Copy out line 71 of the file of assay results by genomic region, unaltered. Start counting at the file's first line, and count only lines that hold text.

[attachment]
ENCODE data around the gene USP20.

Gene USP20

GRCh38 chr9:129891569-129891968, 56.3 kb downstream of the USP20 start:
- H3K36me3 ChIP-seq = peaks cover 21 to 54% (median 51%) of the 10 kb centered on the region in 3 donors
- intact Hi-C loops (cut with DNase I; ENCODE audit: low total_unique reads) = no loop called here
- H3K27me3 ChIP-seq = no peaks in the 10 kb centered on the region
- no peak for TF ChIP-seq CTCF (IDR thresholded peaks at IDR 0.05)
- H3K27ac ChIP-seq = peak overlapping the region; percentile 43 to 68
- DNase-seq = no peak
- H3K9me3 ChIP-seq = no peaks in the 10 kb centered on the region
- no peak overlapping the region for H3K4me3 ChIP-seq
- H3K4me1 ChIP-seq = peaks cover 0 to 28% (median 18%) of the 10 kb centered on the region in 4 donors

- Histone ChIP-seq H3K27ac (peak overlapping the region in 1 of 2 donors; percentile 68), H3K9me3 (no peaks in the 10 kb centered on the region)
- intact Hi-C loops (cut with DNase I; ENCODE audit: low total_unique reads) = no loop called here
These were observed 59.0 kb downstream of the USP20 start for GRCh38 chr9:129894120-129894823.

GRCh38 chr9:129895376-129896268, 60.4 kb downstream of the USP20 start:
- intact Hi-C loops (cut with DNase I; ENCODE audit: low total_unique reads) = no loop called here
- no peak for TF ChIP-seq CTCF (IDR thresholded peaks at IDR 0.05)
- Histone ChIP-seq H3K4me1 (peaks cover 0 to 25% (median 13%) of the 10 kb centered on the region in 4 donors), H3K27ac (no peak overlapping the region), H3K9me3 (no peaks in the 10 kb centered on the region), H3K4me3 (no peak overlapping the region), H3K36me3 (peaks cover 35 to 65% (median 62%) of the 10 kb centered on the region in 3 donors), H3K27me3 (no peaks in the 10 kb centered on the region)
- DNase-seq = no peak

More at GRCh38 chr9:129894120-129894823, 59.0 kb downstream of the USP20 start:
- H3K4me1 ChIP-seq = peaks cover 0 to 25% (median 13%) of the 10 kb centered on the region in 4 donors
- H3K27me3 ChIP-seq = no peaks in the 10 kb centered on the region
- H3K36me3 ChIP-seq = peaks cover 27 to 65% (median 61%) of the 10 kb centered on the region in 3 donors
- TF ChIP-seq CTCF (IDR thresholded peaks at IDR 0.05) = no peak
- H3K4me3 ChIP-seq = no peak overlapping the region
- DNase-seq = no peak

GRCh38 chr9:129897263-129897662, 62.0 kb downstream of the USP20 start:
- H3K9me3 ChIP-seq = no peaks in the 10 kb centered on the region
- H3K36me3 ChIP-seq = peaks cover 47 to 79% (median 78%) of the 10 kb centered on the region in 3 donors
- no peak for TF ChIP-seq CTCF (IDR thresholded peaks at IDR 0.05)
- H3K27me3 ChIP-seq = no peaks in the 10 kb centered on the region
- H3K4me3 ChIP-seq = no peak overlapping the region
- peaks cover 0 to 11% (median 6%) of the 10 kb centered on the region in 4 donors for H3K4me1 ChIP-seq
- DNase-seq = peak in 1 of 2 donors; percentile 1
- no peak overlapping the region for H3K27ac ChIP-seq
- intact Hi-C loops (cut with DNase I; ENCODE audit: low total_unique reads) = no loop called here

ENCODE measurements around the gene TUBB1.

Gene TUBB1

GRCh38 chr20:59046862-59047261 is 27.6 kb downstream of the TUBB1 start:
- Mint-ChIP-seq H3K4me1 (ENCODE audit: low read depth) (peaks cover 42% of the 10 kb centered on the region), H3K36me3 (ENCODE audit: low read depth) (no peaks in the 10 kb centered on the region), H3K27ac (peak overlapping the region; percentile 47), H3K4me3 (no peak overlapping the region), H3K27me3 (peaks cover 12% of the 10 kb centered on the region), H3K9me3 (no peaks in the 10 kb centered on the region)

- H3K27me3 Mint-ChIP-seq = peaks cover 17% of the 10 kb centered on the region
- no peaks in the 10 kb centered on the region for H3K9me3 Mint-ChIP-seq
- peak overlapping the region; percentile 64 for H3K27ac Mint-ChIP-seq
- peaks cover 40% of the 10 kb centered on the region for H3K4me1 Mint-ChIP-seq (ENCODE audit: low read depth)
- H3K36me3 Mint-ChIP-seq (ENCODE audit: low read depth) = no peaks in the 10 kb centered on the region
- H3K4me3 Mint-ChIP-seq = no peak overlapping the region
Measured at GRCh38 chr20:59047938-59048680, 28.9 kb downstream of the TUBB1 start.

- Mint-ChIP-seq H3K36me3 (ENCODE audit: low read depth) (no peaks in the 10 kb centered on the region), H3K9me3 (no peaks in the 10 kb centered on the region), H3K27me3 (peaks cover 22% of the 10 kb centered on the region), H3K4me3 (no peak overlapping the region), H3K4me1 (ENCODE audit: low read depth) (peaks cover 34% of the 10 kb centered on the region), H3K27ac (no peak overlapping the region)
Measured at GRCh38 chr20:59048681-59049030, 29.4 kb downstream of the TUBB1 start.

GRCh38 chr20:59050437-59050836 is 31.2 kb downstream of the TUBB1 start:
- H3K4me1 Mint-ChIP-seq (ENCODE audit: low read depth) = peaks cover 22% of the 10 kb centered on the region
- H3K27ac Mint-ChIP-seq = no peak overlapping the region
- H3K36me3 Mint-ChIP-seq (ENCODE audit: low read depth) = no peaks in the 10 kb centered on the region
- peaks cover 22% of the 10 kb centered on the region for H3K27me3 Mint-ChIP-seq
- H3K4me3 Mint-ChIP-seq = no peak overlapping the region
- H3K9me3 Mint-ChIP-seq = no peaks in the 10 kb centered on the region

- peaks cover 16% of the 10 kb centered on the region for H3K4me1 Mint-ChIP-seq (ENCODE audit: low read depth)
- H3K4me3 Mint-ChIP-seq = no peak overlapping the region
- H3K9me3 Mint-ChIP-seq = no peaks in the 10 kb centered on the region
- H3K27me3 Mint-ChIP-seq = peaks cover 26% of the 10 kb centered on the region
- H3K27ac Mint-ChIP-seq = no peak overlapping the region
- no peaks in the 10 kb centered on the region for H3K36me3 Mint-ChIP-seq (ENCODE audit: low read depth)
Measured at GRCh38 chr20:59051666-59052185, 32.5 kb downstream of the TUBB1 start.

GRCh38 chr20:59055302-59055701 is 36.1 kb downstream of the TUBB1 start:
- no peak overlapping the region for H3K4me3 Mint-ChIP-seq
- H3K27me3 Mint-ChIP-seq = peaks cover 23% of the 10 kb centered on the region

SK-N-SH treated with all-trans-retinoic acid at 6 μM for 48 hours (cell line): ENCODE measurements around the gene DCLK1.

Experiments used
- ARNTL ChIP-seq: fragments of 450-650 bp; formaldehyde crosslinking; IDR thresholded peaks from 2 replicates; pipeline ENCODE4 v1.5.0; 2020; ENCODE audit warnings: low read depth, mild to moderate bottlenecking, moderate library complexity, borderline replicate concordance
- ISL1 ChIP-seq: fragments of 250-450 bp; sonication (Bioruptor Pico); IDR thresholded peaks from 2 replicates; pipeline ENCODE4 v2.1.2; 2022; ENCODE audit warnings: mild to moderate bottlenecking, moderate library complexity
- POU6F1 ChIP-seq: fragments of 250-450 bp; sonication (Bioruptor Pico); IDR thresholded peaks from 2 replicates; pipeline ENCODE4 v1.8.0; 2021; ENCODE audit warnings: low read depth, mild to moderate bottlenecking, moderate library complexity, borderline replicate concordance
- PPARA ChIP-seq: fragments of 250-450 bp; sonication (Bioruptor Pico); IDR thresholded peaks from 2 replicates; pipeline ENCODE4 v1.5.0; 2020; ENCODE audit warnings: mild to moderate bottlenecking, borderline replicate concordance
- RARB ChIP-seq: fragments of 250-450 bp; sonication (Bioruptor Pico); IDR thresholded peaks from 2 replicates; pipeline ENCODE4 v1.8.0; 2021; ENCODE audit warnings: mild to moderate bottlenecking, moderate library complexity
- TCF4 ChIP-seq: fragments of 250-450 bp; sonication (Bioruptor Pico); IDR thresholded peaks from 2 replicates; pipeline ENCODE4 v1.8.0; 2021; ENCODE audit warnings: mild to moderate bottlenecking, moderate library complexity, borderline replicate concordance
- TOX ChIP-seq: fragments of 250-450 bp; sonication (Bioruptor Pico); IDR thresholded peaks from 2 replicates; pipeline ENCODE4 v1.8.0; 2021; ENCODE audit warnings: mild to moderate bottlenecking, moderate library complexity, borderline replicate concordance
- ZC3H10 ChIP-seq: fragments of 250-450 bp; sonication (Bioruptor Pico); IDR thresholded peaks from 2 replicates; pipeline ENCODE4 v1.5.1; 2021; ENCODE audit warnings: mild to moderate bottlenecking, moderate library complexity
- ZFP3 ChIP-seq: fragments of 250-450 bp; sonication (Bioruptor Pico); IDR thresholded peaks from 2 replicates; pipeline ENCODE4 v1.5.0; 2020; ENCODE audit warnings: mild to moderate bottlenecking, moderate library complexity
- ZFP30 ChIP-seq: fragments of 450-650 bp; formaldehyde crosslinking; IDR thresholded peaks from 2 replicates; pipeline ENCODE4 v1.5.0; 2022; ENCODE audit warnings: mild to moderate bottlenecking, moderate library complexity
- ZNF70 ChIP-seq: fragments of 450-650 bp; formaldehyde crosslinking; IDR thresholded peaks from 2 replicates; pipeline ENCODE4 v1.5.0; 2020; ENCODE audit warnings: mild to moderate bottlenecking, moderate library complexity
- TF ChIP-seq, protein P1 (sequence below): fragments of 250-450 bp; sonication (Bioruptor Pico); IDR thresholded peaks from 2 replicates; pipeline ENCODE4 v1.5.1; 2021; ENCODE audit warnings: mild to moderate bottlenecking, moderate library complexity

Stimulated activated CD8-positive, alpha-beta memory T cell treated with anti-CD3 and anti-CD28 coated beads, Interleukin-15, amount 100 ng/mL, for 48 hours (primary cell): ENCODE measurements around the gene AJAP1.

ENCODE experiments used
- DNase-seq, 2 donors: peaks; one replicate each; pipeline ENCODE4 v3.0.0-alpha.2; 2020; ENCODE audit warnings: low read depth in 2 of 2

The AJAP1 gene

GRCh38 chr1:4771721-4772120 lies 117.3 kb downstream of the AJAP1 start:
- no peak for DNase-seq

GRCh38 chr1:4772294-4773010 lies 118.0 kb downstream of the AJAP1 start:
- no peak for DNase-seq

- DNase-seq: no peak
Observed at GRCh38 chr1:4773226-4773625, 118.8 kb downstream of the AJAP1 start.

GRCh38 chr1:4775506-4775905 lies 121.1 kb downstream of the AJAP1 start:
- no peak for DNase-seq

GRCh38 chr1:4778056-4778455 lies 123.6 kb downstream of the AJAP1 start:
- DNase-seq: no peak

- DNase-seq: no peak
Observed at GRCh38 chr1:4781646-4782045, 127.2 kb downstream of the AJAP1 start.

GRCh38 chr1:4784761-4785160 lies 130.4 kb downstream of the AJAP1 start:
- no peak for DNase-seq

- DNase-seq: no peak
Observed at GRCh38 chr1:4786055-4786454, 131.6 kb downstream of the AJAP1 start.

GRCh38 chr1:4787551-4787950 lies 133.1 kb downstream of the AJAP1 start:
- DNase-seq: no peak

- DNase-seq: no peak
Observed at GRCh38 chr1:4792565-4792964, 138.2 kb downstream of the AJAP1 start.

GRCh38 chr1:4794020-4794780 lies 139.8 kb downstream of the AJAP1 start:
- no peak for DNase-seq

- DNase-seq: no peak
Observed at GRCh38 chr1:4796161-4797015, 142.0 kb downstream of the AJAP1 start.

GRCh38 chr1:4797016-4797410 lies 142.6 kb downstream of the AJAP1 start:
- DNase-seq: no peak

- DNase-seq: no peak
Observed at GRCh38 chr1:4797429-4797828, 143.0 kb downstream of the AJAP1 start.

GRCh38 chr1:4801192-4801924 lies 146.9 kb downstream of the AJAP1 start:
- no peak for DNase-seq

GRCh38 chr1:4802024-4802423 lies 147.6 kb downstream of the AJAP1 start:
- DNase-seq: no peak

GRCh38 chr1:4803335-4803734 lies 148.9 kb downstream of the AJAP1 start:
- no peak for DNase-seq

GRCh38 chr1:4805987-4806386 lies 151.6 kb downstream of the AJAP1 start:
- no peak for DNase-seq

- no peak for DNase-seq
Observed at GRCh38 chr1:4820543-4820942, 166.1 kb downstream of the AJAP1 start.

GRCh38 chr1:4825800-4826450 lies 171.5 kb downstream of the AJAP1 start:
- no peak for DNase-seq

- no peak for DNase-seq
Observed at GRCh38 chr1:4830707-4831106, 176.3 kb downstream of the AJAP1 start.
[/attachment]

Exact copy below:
- ISL1 ChIP-seq: fragments of 250-450 bp; sonication (Bioruptor Pico); IDR thresholded peaks from 2 replicates; pipeline ENCODE4 v2.1.2; 2022; ENCODE audit warnings: mild to moderate bottlenecking, moderate library complexity